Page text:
Dead for 171 years, but still in copyright!
I was browsing through the sheet music section of a local charity shop. Actually I was groveling on the floor, because that's where they put slow-selling lines. But there is often interesting stuff there that you wouldn't normally find out about.
Since one of my hobbies is making an awful scratching noise on my violin, I was intrigued by a copy of Niccolo Paganini's Introduction, Theme and Variations on Nel Cor Piu Non Mi Sento by Giovanni Paisiello. These classical music titles can sometimes be long and complex can't they?
The reason I bought it is that it is one of the most difficult pieces in the violin repertory. So difficult in fact that parts of it are written out on two staves like piano music! I don't expect I'll ever be able to play it, but that doesn't mean I can't enjoy looking at it and dreaming.
After untying the knot in my left-hand fingers caused by trying to scratch out the first page, I noticed a panel at the bottom...
"Copyright 1973 by International Music Company"
Hmm... Paganini died in 1840 and copyright only lasts for 70 years after death (to give a publisher chance to recoup their investment if a composer or songwriter is on their last legs), so how can this company have claimed copyright in 1973? Presumably this will be classed as corporate copyright in the USA and therefore last until 2068.
A little bit of maths will reveal that 2068 is 228 years after Paganini's death and 252 years after the death Paisiello, the original writer of the tune!
So how can copyright last 252 years?
The answer to this is firstly that the publisher is, as we say in the UK, 'trying it on'. They are claiming that they own copyright in the music and hoping that users of the music will pay up without considering whether that claim is valid. This piece must be broadcast at least dozens of times every year and although royalties wouldn't amount to a lot of money, as the proverb says, every penny counts. There will be recordings too.
I feel confident in saying that there is no valid copyright in Paganini's music and it has fallen into the public domain, so no royalties are payable for any kind of use.
But the publisher has a trick up its sleeve, actually two tricks...
Firstly, the publisher has not printed a straight copy of Paganini's manuscript, nor an edition that was published long enough ago to be public domain. It has typeset the music and is entitled to claim a copyright in that. That should mean that is is OK to broadcast or record Paganini's notes, but unauthorized duplication in print would not be allowed.
I feel that is fair because there is investment and labor involved that deserves recompense.
But there is another trick...
This isn't a verbatim copy of the notes that Paganini wrote, it is an edition. The editor is violinist Zino Francescatti who died in 1991. Francescatti has added indications on how the piece should be played, with respect to bowing, fingering and performance style. He may also have corrected notes that he felt had been wrongly placed in Paganini's manuscript.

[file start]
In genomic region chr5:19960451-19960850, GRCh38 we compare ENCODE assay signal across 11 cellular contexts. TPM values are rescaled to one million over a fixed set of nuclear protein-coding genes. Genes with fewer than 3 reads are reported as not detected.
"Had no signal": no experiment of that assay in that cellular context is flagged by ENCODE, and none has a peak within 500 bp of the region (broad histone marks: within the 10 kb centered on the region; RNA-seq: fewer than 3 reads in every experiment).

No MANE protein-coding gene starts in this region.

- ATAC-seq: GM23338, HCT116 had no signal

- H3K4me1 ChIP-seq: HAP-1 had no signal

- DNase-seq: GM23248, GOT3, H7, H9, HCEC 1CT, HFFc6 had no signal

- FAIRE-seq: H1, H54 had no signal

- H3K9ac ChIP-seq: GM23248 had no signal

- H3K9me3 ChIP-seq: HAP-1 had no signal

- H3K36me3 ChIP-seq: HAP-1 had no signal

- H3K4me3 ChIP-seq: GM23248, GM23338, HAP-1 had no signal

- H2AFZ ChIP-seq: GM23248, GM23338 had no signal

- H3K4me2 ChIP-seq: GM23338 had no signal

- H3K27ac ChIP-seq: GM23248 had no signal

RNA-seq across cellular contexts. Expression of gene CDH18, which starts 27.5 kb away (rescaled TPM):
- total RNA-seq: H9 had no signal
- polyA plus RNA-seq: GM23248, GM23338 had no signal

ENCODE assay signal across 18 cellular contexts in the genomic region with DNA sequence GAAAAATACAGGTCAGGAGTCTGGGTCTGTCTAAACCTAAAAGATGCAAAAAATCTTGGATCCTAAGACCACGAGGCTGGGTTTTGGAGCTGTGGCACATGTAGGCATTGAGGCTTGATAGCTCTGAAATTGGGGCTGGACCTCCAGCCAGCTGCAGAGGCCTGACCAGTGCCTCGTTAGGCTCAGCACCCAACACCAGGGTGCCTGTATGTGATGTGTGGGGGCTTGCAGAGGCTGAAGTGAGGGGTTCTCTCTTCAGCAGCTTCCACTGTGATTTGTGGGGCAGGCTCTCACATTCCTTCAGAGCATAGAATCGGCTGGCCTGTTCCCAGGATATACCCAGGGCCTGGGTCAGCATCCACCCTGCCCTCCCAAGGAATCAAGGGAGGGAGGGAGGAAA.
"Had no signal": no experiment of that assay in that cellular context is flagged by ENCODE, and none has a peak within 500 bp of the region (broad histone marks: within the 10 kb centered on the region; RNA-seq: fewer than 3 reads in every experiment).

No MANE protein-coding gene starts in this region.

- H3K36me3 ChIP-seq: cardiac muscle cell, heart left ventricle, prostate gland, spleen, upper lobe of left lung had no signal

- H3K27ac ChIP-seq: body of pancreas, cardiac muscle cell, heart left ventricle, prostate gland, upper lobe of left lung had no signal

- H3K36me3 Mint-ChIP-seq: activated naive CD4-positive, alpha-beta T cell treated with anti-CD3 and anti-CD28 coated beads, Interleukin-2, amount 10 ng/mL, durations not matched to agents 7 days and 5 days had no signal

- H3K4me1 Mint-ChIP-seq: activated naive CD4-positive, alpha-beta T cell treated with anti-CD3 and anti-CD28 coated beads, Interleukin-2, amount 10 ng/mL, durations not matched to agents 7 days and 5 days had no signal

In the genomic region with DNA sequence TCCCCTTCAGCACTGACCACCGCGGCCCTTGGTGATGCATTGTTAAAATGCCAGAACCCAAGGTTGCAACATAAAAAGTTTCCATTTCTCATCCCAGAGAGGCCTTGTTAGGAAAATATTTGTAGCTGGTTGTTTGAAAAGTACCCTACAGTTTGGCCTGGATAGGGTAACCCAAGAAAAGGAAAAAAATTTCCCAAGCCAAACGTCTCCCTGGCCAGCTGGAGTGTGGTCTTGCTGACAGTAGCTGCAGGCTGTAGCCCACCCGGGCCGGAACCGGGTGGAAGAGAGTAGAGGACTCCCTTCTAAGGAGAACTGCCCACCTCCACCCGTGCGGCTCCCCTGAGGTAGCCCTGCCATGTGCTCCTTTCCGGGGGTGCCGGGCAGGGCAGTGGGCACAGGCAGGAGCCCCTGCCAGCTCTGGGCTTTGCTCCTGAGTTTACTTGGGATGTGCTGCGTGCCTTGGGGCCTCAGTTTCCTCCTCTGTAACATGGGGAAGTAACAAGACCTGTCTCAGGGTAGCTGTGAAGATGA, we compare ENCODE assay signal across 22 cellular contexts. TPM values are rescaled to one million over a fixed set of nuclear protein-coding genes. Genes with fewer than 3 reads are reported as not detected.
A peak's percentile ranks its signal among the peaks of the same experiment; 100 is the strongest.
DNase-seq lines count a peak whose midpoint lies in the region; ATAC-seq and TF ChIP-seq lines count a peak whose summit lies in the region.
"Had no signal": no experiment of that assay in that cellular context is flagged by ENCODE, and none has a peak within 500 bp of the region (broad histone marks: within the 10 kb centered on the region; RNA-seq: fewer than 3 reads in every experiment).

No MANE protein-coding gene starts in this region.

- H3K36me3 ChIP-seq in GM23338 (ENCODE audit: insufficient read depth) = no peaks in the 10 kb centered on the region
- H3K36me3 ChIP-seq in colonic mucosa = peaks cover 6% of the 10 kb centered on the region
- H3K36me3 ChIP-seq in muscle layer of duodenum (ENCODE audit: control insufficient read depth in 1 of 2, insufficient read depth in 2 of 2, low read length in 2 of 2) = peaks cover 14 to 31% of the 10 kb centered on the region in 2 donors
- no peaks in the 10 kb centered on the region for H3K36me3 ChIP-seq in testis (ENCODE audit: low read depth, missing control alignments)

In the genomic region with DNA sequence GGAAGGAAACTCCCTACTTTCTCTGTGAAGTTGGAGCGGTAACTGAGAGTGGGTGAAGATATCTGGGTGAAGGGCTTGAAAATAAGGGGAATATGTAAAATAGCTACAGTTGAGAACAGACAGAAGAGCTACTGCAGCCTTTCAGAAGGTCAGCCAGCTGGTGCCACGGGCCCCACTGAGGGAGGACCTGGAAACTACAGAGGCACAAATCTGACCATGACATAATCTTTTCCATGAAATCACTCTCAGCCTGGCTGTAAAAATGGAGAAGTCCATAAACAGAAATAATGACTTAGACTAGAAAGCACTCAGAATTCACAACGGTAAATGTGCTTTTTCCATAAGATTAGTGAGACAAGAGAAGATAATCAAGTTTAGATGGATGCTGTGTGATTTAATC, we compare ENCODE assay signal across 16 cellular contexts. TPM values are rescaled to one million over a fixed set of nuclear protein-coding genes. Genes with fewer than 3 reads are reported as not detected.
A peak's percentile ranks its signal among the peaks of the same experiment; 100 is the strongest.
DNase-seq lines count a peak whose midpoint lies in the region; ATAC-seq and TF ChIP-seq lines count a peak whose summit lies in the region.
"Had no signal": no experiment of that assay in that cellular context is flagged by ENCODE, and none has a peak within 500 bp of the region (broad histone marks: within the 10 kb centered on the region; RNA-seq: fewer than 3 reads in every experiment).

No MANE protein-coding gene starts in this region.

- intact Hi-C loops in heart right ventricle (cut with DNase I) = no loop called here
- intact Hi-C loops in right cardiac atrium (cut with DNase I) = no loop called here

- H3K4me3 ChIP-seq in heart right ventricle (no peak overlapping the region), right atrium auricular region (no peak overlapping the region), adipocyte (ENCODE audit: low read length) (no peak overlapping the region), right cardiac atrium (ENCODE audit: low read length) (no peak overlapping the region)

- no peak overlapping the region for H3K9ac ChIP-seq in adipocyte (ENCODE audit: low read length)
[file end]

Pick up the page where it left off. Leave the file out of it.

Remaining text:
This process is considered to be an original creative work and is therefore subject to copyright.
Now here comes the moral question...
Some of Francescatti's additions are obvious, such as the indication to use the second left-hand finger on the first G in Bar 1. Only a lunatic would do otherwise. And wherever a violinist would have a choice in fingering, in any music, the choices are always obvious. Picking one choice out of two or three doesn't seem to me like much of a creative work.
Also there are the bowing indications. Well a violin bow can go one way or the other. Is it a creative act to say that a certain note should be played on an upbow? I think not.
Taken as a whole however, one could say that there is enough work that the editing amounts to being creative and therefore subject to copyright.
However a violinist might choose to ignore the editor's additions entirely. How then could any claim for royalties be justified?
Also, suppose the violinist memorizes the piece, then records or broadcasts it? Who could possibly know which edition he or she had originally learnt it from?
It still happens
Although the publication date of 1973 in this instance may seem like the distant past, this kind of practice still goes on.
For example I have in front of me a sheet music copy of Lord Cutt's March by that well-known composer A. Nonymous. It is published by the Associated Board of the Royal Schools of Music (in the UK) and is used in their current violin exam syllabus. And apparently, according to the panel at the bottom of the page, it is in copyright!
Once again I would contend that it is merely the edition (by Philip Ledger, who is still alive) that is in copyright and not the actual music.
In summary, copyright is a thorny, knotted, twisted and tangled issue. Copyright helps composers and songwriters earn a living. To disrespect the concept by claiming copyright where none exists doesn't help anyone but those who make false claims. This practice should stop.